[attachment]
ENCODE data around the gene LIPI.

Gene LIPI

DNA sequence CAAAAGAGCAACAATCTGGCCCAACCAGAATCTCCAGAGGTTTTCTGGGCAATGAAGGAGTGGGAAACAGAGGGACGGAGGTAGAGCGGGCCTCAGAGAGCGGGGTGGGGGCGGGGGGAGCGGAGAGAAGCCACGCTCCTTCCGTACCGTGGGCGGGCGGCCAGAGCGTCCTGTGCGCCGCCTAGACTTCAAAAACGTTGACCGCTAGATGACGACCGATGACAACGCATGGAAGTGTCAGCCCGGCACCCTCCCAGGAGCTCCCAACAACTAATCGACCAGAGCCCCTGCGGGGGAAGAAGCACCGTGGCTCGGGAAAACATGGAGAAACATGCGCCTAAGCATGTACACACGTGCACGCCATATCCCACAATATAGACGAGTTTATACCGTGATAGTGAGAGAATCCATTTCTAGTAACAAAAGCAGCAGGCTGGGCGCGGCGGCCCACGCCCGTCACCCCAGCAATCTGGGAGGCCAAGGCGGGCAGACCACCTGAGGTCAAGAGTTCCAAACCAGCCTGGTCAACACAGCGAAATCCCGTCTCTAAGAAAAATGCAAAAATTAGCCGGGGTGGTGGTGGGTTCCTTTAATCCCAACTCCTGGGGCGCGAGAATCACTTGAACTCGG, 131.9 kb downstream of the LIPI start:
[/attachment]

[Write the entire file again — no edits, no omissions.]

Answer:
ENCODE data around the gene LIPI.

Gene LIPI

DNA sequence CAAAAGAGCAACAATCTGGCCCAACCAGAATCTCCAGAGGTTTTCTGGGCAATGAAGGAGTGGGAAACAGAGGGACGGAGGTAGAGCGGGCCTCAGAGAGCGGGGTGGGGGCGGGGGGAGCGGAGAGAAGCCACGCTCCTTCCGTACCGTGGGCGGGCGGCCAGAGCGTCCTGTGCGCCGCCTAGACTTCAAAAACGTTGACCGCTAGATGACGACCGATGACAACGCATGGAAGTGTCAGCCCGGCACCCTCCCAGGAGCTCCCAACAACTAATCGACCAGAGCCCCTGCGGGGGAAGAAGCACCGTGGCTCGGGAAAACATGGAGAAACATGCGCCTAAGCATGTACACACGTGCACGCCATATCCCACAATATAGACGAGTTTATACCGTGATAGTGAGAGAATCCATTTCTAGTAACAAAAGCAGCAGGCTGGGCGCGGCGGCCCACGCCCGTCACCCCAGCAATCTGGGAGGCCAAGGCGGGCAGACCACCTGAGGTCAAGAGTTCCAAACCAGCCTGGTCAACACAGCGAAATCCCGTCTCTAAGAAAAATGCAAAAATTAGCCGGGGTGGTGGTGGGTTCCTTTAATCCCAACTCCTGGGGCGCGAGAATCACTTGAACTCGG, 131.9 kb downstream of the LIPI start: